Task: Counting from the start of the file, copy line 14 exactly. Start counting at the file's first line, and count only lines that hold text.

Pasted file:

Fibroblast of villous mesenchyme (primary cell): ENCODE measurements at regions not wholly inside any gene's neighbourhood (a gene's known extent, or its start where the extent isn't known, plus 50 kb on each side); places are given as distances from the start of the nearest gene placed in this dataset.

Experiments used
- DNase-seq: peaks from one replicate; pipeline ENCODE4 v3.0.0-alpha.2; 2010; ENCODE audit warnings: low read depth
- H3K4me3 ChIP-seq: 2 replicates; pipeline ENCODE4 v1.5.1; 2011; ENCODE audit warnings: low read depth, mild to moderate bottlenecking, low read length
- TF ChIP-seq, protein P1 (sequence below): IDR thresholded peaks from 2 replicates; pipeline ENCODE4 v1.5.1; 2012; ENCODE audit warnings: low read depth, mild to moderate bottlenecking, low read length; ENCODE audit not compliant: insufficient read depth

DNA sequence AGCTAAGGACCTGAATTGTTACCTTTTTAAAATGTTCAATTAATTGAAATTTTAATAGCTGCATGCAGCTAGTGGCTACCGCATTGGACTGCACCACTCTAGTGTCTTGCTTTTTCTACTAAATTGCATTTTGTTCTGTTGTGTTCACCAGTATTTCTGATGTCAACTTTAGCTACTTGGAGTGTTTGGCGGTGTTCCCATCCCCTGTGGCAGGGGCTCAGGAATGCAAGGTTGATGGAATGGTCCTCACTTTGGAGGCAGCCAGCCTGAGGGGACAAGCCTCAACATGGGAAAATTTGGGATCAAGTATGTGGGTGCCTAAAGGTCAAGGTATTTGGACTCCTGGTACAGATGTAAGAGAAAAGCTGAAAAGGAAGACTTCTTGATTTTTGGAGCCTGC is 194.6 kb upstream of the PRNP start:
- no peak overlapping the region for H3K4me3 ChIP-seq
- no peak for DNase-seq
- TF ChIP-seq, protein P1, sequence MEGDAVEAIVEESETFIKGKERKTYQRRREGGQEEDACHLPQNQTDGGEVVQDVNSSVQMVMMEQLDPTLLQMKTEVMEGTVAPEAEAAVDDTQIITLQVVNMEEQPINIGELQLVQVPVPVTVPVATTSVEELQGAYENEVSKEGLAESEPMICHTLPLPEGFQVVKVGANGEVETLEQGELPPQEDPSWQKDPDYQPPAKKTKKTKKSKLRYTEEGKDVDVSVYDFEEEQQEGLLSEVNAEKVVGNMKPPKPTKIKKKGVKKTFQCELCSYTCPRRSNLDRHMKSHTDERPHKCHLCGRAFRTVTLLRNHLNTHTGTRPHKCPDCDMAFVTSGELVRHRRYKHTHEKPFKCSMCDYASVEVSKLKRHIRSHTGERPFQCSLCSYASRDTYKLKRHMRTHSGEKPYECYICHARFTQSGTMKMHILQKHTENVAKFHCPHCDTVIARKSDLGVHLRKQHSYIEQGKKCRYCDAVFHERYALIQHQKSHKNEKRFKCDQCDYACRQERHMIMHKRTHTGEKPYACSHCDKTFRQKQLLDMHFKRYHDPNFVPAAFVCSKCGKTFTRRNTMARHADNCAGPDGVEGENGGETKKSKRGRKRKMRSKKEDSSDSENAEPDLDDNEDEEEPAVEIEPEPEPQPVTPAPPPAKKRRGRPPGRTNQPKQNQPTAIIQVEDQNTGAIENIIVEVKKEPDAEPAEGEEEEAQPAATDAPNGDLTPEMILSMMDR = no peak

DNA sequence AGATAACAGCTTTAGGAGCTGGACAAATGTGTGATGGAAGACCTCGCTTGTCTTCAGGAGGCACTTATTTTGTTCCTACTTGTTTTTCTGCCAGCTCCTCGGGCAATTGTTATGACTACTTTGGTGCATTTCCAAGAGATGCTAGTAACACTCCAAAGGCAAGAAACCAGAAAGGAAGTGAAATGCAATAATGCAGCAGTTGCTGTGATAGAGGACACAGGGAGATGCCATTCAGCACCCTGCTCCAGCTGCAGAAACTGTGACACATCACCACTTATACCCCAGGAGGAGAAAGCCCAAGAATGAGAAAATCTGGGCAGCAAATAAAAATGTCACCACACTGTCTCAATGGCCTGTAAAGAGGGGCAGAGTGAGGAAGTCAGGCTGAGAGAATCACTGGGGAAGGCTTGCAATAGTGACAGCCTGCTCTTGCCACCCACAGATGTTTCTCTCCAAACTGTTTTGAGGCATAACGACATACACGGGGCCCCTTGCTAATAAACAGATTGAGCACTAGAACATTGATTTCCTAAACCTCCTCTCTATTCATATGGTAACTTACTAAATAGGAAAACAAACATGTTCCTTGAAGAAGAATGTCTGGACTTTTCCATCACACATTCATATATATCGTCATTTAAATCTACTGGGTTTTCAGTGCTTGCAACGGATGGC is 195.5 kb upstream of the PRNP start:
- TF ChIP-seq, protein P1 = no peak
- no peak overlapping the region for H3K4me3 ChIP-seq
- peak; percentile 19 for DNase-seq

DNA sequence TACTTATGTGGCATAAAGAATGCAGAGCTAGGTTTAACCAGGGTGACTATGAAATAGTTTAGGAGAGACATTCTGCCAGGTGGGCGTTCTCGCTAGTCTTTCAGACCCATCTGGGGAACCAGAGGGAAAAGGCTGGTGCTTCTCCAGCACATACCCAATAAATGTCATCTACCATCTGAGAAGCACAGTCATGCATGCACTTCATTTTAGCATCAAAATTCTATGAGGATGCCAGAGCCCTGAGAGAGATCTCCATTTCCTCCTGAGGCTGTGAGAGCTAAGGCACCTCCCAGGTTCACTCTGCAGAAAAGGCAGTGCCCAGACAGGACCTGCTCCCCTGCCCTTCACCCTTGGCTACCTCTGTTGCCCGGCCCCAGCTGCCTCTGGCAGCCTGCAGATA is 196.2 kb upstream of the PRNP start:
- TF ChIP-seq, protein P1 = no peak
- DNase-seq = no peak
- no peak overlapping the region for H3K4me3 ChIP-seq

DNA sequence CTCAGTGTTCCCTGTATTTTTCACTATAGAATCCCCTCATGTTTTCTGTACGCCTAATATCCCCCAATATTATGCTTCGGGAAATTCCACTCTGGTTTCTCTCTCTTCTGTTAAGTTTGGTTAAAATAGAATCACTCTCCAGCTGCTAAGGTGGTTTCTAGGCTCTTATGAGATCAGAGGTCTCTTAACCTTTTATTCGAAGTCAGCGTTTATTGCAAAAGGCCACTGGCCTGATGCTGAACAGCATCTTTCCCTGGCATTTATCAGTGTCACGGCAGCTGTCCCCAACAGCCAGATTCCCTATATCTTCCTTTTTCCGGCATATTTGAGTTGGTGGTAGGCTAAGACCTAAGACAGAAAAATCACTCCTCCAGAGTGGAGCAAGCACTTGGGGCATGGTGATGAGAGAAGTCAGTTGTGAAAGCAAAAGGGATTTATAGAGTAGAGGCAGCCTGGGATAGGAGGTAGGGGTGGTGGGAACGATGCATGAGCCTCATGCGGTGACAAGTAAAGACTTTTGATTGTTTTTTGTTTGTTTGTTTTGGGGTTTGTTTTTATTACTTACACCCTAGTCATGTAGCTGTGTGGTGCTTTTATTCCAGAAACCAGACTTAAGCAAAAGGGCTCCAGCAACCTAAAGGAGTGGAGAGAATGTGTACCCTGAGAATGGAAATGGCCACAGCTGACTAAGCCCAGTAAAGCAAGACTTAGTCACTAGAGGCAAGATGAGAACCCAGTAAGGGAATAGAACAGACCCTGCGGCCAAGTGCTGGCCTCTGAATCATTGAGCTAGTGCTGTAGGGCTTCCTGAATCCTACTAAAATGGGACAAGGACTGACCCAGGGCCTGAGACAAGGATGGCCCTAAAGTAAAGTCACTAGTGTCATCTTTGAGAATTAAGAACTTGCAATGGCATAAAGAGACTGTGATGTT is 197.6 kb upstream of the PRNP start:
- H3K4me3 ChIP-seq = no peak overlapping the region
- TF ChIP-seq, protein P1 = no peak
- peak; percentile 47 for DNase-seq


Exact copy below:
DNA sequence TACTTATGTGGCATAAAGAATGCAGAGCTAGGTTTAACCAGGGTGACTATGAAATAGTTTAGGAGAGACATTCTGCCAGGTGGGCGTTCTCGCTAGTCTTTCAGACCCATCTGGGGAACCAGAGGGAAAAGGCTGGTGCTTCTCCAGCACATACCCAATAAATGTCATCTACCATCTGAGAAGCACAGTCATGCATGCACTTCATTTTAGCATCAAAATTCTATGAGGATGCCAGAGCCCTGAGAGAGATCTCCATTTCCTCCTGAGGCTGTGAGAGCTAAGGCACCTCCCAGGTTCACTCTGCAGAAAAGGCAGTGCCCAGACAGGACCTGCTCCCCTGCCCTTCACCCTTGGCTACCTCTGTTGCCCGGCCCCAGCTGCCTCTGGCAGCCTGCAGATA is 196.2 kb upstream of the PRNP start: